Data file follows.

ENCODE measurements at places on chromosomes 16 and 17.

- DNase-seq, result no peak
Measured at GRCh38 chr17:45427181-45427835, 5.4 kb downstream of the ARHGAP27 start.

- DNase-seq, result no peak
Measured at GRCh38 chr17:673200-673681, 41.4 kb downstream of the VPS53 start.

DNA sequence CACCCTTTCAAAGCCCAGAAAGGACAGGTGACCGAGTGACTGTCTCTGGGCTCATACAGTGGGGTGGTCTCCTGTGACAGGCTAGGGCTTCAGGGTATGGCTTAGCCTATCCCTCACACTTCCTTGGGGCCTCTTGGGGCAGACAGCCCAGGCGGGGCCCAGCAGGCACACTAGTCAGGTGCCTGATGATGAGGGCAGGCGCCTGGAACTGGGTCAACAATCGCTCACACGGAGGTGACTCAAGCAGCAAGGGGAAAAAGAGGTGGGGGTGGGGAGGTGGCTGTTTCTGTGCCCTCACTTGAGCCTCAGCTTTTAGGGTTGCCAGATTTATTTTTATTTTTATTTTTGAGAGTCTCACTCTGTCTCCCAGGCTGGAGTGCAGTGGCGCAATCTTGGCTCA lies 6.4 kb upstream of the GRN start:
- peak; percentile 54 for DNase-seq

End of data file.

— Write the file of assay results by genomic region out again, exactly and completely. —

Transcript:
ENCODE measurements at places on chromosomes 16 and 17.

- DNase-seq, result no peak
Measured at GRCh38 chr17:45427181-45427835, 5.4 kb downstream of the ARHGAP27 start.

- DNase-seq, result no peak
Measured at GRCh38 chr17:673200-673681, 41.4 kb downstream of the VPS53 start.

DNA sequence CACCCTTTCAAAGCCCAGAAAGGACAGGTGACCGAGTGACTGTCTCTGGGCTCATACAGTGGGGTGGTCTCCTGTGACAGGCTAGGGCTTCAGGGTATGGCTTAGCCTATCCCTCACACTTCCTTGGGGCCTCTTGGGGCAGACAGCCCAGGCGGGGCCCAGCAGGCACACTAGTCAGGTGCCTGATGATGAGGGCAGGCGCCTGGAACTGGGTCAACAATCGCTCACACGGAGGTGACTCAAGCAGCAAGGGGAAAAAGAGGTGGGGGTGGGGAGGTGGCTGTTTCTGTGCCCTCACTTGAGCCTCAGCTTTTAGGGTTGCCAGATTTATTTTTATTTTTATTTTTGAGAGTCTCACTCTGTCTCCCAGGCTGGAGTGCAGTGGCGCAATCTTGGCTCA lies 6.4 kb upstream of the GRN start:
- peak; percentile 54 for DNase-seq